Comparing area based and thematic social inclusion partnerships: a focus on young people

Macpherson, Suzi (2003) Comparing area based and thematic social inclusion partnerships: a focus on young people. PhD thesis, University of Glasgow.

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The introduction of the Social Inclusion Partnership (SIP) programme in Scotland in 1999 emerged as part of policy commitment to achieving social inclusion. The significance of this policy context to the SIP programming came through the move within urban policy programmes from focusing solely on tackling urban deprivation to also target resources towards rural and coalfield areas and socially excluded groups. With this change in approach came an explicit commitment to tackling the social exclusion experienced by young people at both the neighbourhood and local authority levels. Within this policy context, this study set out to compare the approach adopted by one thematic SIP (the Big Step) and one area-based SIP (Drumchapel SIP) to promoting social inclusion for young people. Using a care study methodology, data was collected using a combination of interviews with SIP stakeholders, young people and a range of external ‘experts’, supported by analysis of SIP documents and observation of SIP meetings and other formal events.

Three key themes frame the focus of this study. First, an investigation of the theoretical and policy influences steering the approach taken within the case study SIPs to achieve social inclusion for young people illustrates a clear theoretical and policy framework driving the work of the SIPs influenced by concerns to achieve social inclusion by promoting a mixture of rights and responsibilities for excluded groups. The result is an explicit programme of work to promote social integration through active participation in society and the economy. Alongside this, however, emerges an implicit concern with managing the individual and social costs of young people’s exclusion from labour market and other socially acceptable activities in order to reduce the problems associated with young people. Second, the practice of the case study SIPs was compared across three key areas: the working practices of the SIPs in responding to the agenda on ‘strategic working’; the views of respondents on the relative value of working in partnership; and the involvement of young people within the decision-making structures of the SIPs. Clear distinctions in the practices of the case study SIPs were identified. This provided an opportunity to reflect on the relative contribution made by area-based and thematic SIPs to the promotion of social inclusion for young people, and from this to review the wider applicability of the findings from the case study SIPs as the third theme of the study. Extrapolating trends emerging from the case study SIPs, the study concludes that both types of SIP contribute towards promoting the social inclusion of young people, with area-based SIPs addressing the social exclusion of young people within the wider community context and thematic SIPs foregrounding the interests of young people.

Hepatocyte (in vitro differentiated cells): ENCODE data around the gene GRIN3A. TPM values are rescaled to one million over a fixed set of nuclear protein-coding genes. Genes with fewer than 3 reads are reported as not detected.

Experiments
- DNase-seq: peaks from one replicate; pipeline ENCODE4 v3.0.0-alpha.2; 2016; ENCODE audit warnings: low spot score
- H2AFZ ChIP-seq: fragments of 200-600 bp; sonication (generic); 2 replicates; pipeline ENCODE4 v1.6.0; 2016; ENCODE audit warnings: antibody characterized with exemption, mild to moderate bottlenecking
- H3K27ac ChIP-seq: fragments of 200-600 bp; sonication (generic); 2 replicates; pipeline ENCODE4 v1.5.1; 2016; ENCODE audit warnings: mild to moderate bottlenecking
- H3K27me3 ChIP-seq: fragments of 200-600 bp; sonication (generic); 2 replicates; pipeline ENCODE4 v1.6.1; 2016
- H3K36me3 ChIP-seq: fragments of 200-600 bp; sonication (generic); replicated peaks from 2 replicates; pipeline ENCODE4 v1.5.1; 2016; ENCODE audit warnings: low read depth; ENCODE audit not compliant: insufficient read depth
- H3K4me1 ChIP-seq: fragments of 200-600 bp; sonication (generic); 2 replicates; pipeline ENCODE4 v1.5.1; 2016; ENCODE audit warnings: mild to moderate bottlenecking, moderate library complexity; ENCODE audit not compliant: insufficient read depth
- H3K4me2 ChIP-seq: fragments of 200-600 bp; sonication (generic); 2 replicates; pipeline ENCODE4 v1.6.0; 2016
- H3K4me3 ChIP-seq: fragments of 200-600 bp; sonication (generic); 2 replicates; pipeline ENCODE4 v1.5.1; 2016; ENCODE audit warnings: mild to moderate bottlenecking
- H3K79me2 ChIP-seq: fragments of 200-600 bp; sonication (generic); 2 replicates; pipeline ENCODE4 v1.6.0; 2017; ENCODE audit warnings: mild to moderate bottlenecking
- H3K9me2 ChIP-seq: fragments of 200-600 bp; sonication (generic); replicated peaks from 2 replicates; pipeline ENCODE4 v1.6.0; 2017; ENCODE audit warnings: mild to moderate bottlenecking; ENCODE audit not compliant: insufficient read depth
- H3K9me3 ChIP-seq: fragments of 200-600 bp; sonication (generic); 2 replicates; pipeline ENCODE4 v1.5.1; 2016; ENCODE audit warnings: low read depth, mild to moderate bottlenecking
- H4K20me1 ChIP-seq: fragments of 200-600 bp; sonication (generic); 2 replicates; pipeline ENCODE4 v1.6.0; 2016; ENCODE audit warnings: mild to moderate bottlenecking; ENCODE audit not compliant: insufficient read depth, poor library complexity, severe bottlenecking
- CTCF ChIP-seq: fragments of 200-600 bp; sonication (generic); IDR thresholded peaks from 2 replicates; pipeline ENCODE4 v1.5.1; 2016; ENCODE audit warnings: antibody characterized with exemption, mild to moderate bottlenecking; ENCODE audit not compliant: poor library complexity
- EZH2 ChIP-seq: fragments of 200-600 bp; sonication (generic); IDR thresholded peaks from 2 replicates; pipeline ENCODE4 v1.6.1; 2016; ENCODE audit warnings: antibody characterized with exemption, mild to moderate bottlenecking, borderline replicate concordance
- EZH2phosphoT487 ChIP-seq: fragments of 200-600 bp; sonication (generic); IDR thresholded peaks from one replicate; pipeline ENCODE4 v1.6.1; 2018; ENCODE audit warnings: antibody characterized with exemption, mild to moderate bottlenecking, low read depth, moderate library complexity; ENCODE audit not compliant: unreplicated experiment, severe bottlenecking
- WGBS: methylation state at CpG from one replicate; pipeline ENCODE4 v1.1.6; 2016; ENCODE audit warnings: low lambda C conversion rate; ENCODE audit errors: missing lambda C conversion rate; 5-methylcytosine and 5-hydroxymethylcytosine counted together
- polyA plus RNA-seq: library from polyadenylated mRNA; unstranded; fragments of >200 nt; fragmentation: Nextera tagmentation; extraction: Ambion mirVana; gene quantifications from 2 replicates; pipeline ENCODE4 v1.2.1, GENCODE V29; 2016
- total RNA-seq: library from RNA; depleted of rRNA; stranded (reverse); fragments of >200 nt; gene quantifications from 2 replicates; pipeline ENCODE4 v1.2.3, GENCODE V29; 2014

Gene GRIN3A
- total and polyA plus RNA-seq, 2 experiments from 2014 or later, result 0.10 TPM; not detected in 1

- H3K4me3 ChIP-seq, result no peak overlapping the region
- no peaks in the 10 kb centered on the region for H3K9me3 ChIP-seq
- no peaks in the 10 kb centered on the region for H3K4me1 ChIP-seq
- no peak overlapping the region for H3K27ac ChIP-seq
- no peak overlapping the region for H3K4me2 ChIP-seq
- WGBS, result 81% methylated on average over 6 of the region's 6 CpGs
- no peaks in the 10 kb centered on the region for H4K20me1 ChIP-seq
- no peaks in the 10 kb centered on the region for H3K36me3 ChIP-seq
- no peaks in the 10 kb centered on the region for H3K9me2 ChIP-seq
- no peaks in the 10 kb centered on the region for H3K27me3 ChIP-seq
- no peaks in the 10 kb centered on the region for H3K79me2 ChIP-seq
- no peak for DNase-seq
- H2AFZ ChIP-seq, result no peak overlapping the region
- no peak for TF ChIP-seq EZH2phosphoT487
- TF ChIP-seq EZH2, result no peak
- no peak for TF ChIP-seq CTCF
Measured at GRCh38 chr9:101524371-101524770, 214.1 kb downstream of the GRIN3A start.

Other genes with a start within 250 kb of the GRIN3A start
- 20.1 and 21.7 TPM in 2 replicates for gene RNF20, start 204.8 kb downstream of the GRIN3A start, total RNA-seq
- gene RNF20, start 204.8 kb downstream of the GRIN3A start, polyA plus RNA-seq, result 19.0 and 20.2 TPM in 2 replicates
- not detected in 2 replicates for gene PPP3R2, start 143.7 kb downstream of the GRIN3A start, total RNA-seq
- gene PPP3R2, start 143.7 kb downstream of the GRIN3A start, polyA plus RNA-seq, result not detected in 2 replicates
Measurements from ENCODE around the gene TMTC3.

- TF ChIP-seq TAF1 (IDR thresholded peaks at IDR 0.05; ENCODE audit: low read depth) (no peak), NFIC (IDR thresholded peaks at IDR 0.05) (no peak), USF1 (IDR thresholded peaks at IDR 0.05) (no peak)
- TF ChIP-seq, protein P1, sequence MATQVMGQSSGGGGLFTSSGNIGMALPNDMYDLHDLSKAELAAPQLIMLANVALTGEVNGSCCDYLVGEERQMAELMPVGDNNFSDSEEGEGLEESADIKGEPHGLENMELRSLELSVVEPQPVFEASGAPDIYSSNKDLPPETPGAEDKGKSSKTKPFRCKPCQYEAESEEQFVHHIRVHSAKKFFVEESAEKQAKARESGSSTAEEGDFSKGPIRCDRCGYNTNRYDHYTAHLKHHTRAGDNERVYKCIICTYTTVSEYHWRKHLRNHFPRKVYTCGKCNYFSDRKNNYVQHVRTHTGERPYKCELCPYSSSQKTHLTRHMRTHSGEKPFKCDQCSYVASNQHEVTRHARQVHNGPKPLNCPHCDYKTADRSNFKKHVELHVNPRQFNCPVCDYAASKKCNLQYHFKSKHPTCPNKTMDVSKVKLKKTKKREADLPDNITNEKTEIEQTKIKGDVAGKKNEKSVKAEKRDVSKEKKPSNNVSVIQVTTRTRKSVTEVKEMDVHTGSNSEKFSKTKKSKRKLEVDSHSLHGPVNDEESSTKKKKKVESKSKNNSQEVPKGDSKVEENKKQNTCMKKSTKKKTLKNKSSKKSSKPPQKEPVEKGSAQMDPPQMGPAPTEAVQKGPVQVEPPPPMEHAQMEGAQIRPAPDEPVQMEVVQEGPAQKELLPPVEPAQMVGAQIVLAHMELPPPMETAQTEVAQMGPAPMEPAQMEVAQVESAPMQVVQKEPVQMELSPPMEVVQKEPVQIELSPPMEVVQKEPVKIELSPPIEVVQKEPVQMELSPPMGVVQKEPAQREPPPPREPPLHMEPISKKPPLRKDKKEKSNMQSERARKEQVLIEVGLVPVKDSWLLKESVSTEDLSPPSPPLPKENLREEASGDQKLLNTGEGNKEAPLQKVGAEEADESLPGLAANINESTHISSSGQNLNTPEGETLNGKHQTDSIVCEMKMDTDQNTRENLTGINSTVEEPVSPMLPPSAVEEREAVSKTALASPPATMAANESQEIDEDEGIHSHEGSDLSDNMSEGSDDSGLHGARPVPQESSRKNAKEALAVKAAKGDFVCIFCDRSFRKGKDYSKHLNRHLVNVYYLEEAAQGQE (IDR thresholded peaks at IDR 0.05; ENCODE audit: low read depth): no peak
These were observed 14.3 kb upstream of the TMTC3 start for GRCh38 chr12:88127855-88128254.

Item Type: Thesis (PhD)
Qualification Level: Doctoral
Subjects: H Social Sciences > HT Communities. Classes. Races
H Social Sciences > HM Sociology
Colleges/Schools: College of Social Sciences > School of Social and Political Sciences > Urban Studies
Supervisor's Name: Kearns, Prof. Ade and Fitzpatrick, Dr. Suzanne
Date of Award: 2003
Depositing User: Elaine Ballantyne
Unique ID: glathesis:2003-2087
Copyright: Copyright of this thesis is held by the author.
Date Deposited: 06 Sep 2010
Last Modified: 10 Dec 2012 13:51

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